Gritty Charleroi has a lively food scene, says Harriet O'Brien.
Today, Charleroi is one of the gateways to Wallonia, thanks to the busy airport just north of the city. It has had an eventful history. Charleroi grew terrifically rich in the 19th century, went into steady decline in the 1950s, and more recently has been undergoing a big revival. With buildings being revamped and swathes of the city overhauled, today it exudes a great mood of energy.
Granted, your initial sight is of gritty industry, but once you start exploring Charleroi you'll discover a rich architectural legacy, and you'll inevitably become hooked on the enterprising good spirits here. This is a city of very fine Art Nouveau houses - and an even more handsome Art Deco town hall.
Charleroi offers two large and remarkable museums on the outskirts: Europe's biggest photographic gallery is at Mont-sur-Marchienne to the south-west; while to the south, in the suburb of Marcinelle, is Le Bois du Cazier. An ingenious complex set in a former colliery, it tells the story of industry as well as housing an appealing gallery of glass production.
The city also has a lively food scene. Head to the city centre on a Sunday morning for one of the largest and oldest markets in Wallonia - dating back to 1709. Stalls groaning with vegetables, fruit, olives, bread, plants and more radiate from Place Charles II, and the air is filled with the aromas of spices, freshly grilled chicken and more.
But on any day of the week you can take an epicurean tour around town. Start on the chic and pedestrianised Rue de Dampremy, lined with enticing boutiques. At number 32 you'll find Comptoir D Thé, gourmet specialist and tearoom where there are a good 150 leaf teas to sample - from India, China, South Africa, even Argentina.
Nearby, at Boulevard J Tirou 117, the boulangerie-ptisserie Schamp is the official city-centre purveyor of fine Bruyerre chocolates, which are made in the northern reaches of Charleroi where Francois Bruyerre started importing cocoa beans back in 1909.
For an intriguing insight into Charleroi's chocolate and sweet heritage, head to Rue Neuve where, at number 60, Maison Pilloy has been selling sugary delights for 130 years. The most popular product is the gayette, which commemorates Charleroi's days as a mining area. The centre is a truffle made from butter, sugar and chocolate, and covered with caramel and ground coffee beans that glint darkly, like coal.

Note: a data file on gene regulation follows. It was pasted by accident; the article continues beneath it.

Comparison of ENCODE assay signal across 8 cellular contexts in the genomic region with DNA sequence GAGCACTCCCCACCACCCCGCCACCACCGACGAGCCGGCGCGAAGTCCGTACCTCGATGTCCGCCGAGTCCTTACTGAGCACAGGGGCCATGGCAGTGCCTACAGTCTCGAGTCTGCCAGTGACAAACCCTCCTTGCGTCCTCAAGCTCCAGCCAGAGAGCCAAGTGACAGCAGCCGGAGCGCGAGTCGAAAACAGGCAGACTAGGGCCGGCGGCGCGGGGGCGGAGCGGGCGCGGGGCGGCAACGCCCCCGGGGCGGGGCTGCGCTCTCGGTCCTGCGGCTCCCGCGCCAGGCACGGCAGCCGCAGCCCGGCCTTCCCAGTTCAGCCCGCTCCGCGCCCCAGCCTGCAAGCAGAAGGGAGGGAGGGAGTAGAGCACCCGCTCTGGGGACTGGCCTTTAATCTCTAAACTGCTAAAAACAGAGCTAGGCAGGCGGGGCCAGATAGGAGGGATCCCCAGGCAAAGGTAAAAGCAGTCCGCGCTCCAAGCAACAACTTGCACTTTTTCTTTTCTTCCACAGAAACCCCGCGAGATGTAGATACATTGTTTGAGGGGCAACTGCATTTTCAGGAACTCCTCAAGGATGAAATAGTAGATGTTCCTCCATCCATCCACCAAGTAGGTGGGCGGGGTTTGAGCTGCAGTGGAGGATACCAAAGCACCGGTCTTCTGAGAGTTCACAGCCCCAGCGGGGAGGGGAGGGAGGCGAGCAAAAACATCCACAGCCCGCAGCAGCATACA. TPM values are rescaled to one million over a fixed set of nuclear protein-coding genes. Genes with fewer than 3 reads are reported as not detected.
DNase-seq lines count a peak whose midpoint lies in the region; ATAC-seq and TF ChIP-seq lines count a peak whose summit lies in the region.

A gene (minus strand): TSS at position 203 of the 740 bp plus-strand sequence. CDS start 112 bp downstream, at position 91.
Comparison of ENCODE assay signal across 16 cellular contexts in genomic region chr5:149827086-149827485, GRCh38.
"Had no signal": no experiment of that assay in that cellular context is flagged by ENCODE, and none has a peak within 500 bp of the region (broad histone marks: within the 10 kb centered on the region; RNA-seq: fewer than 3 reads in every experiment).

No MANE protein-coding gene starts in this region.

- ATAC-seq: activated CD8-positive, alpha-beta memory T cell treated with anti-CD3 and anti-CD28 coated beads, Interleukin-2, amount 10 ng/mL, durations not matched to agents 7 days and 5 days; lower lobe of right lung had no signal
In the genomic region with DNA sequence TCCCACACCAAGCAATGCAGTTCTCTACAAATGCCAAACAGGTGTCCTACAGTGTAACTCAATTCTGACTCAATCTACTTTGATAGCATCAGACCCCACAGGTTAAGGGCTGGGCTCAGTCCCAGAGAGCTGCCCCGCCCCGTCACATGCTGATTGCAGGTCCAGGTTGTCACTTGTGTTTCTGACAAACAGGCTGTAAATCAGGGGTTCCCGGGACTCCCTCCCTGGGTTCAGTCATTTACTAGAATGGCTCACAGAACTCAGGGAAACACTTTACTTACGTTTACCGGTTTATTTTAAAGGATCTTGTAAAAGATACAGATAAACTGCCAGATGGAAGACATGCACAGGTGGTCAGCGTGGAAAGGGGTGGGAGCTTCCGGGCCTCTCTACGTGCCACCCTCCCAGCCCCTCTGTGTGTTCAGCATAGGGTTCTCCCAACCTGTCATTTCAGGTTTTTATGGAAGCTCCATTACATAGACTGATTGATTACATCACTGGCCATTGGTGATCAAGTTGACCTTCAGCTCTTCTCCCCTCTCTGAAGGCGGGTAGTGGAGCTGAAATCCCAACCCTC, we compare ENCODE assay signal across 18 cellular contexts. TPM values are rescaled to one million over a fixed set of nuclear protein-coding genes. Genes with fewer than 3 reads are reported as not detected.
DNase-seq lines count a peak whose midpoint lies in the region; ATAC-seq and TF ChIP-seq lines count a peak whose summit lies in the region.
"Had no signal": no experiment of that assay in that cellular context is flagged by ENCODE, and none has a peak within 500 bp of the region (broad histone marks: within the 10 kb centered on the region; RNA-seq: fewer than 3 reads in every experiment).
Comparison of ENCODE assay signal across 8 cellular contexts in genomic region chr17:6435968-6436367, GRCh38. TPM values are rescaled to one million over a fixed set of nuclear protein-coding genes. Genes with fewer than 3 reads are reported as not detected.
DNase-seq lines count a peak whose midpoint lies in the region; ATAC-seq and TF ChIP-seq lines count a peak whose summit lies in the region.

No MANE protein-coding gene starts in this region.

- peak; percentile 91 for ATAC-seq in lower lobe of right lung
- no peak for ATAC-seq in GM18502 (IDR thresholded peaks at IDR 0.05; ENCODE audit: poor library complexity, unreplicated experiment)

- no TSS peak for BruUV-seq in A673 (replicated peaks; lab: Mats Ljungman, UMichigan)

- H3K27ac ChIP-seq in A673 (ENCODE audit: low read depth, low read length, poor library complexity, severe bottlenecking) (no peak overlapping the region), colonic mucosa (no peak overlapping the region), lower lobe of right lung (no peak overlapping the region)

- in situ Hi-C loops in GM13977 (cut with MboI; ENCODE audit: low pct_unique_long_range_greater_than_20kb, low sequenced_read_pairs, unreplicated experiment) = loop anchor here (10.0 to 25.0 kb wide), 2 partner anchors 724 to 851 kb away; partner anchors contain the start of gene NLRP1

Further along Rue Neuve, at number 42, you'll find Charleroi's epicurean cheese shop. Le Fromageon presents a generous spread of Walloon cheeses, from local goat's cheese to Charleroi's soft cheese coated with peppercorns or with nuts.
A little further north, at Rue de la Neuville 14, Maison du Terroir is a haven of Walloon produce. There's a tremendous range here: fruit eau de vie from Distillerie de BiercEe; Blanche de Charleroi beer; "Cookie beer'' - in part made with speculoos biscuits; jams; pâtés and more.
Downtown Charleroi offers a host of bars and restaurants. Choose from 65 Belgian beers at La Cuve Bière at Boulevard J Bertrand 68. Enjoy industry-inspired artworks and contemporary brasserie cuisine at La Machine at Rue de Grand Central 16.
Get a spirited taste of Charleroi's Italian heritage at Chez Julot at Avenue de L'Europe 6. Italian miners came here in large number after the Second World War, and this bistro celebrates their influence with gusto.
There are gastronomic treats, too. Just south of the centre in the leafy suburb of Montigny-le-Tilleul is a trio of exceptional restaurants. De Vous Nous at Rue du Grand Bry 42, has a fabulous menu
with particularly good fish options.
Le Val d'Heure at Rue de la Station 25 offers the freshest of local flavours; and L'Eveil des Sens is widely regarded as presenting one of the best dining experiences in the country.
- INDEPENDENTBy Harriet O'Brien